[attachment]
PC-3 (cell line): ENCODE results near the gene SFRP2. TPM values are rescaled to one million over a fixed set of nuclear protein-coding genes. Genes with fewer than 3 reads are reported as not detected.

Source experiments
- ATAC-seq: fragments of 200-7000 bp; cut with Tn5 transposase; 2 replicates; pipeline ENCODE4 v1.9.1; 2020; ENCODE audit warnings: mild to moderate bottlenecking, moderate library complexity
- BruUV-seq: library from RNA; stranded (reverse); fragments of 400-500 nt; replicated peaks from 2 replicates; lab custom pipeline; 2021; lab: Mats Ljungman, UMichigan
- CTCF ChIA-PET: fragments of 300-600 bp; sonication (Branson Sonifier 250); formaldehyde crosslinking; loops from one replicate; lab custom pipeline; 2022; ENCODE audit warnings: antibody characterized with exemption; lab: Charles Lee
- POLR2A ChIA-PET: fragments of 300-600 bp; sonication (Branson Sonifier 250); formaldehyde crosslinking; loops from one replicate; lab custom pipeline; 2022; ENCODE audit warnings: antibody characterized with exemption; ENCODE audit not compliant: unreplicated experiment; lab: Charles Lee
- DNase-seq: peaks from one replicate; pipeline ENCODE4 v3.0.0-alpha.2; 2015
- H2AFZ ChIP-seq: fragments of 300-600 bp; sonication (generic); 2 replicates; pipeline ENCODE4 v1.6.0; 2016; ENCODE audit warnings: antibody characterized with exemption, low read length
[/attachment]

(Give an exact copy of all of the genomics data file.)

PC-3 (cell line): ENCODE results near the gene SFRP2. TPM values are rescaled to one million over a fixed set of nuclear protein-coding genes. Genes with fewer than 3 reads are reported as not detected.

Source experiments
- ATAC-seq: fragments of 200-7000 bp; cut with Tn5 transposase; 2 replicates; pipeline ENCODE4 v1.9.1; 2020; ENCODE audit warnings: mild to moderate bottlenecking, moderate library complexity
- BruUV-seq: library from RNA; stranded (reverse); fragments of 400-500 nt; replicated peaks from 2 replicates; lab custom pipeline; 2021; lab: Mats Ljungman, UMichigan
- CTCF ChIA-PET: fragments of 300-600 bp; sonication (Branson Sonifier 250); formaldehyde crosslinking; loops from one replicate; lab custom pipeline; 2022; ENCODE audit warnings: antibody characterized with exemption; lab: Charles Lee
- POLR2A ChIA-PET: fragments of 300-600 bp; sonication (Branson Sonifier 250); formaldehyde crosslinking; loops from one replicate; lab custom pipeline; 2022; ENCODE audit warnings: antibody characterized with exemption; ENCODE audit not compliant: unreplicated experiment; lab: Charles Lee
- DNase-seq: peaks from one replicate; pipeline ENCODE4 v3.0.0-alpha.2; 2015
- H2AFZ ChIP-seq: fragments of 300-600 bp; sonication (generic); 2 replicates; pipeline ENCODE4 v1.6.0; 2016; ENCODE audit warnings: antibody characterized with exemption, low read length